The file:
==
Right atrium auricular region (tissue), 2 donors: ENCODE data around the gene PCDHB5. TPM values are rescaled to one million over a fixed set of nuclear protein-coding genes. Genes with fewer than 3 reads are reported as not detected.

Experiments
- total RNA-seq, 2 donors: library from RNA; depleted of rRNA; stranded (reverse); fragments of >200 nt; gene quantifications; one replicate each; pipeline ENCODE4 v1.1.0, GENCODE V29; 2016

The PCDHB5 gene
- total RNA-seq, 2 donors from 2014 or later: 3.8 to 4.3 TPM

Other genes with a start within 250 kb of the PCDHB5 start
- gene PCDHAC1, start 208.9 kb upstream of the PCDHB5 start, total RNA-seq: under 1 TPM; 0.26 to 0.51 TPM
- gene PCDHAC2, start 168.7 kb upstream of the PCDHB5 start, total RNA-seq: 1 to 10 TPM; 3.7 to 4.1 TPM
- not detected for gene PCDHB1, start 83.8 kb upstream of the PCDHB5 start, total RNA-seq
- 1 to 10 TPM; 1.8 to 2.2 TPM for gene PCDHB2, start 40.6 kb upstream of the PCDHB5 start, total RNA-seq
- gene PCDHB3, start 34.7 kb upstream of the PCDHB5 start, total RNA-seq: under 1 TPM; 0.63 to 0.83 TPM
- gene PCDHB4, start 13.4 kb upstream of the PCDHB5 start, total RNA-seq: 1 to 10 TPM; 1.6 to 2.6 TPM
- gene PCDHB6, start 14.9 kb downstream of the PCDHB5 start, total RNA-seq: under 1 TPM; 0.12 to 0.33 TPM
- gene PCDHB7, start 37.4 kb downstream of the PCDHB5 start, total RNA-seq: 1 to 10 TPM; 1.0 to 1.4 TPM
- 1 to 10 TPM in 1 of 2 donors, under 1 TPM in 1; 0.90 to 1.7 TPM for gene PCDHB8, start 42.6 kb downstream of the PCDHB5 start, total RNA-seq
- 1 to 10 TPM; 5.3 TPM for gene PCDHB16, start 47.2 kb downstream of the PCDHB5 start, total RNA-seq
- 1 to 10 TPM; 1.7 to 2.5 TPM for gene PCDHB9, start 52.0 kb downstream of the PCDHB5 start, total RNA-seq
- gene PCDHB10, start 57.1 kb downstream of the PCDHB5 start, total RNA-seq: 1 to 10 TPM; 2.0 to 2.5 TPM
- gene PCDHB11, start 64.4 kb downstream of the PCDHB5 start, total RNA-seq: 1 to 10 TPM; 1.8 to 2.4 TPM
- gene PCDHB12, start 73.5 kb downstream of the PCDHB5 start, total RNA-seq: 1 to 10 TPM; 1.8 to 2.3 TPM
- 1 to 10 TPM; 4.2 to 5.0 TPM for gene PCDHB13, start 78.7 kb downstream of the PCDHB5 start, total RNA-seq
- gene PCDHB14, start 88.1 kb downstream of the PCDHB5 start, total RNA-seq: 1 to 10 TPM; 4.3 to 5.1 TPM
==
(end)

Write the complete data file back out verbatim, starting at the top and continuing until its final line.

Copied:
Right atrium auricular region (tissue), 2 donors: ENCODE data around the gene PCDHB5. TPM values are rescaled to one million over a fixed set of nuclear protein-coding genes. Genes with fewer than 3 reads are reported as not detected.

Experiments
- total RNA-seq, 2 donors: library from RNA; depleted of rRNA; stranded (reverse); fragments of >200 nt; gene quantifications; one replicate each; pipeline ENCODE4 v1.1.0, GENCODE V29; 2016

The PCDHB5 gene
- total RNA-seq, 2 donors from 2014 or later: 3.8 to 4.3 TPM

Other genes with a start within 250 kb of the PCDHB5 start
- gene PCDHAC1, start 208.9 kb upstream of the PCDHB5 start, total RNA-seq: under 1 TPM; 0.26 to 0.51 TPM
- gene PCDHAC2, start 168.7 kb upstream of the PCDHB5 start, total RNA-seq: 1 to 10 TPM; 3.7 to 4.1 TPM
- not detected for gene PCDHB1, start 83.8 kb upstream of the PCDHB5 start, total RNA-seq
- 1 to 10 TPM; 1.8 to 2.2 TPM for gene PCDHB2, start 40.6 kb upstream of the PCDHB5 start, total RNA-seq
- gene PCDHB3, start 34.7 kb upstream of the PCDHB5 start, total RNA-seq: under 1 TPM; 0.63 to 0.83 TPM
- gene PCDHB4, start 13.4 kb upstream of the PCDHB5 start, total RNA-seq: 1 to 10 TPM; 1.6 to 2.6 TPM
- gene PCDHB6, start 14.9 kb downstream of the PCDHB5 start, total RNA-seq: under 1 TPM; 0.12 to 0.33 TPM
- gene PCDHB7, start 37.4 kb downstream of the PCDHB5 start, total RNA-seq: 1 to 10 TPM; 1.0 to 1.4 TPM
- 1 to 10 TPM in 1 of 2 donors, under 1 TPM in 1; 0.90 to 1.7 TPM for gene PCDHB8, start 42.6 kb downstream of the PCDHB5 start, total RNA-seq
- 1 to 10 TPM; 5.3 TPM for gene PCDHB16, start 47.2 kb downstream of the PCDHB5 start, total RNA-seq
- 1 to 10 TPM; 1.7 to 2.5 TPM for gene PCDHB9, start 52.0 kb downstream of the PCDHB5 start, total RNA-seq
- gene PCDHB10, start 57.1 kb downstream of the PCDHB5 start, total RNA-seq: 1 to 10 TPM; 2.0 to 2.5 TPM
- gene PCDHB11, start 64.4 kb downstream of the PCDHB5 start, total RNA-seq: 1 to 10 TPM; 1.8 to 2.4 TPM
- gene PCDHB12, start 73.5 kb downstream of the PCDHB5 start, total RNA-seq: 1 to 10 TPM; 1.8 to 2.3 TPM
- 1 to 10 TPM; 4.2 to 5.0 TPM for gene PCDHB13, start 78.7 kb downstream of the PCDHB5 start, total RNA-seq
- gene PCDHB14, start 88.1 kb downstream of the PCDHB5 start, total RNA-seq: 1 to 10 TPM; 4.3 to 5.1 TPM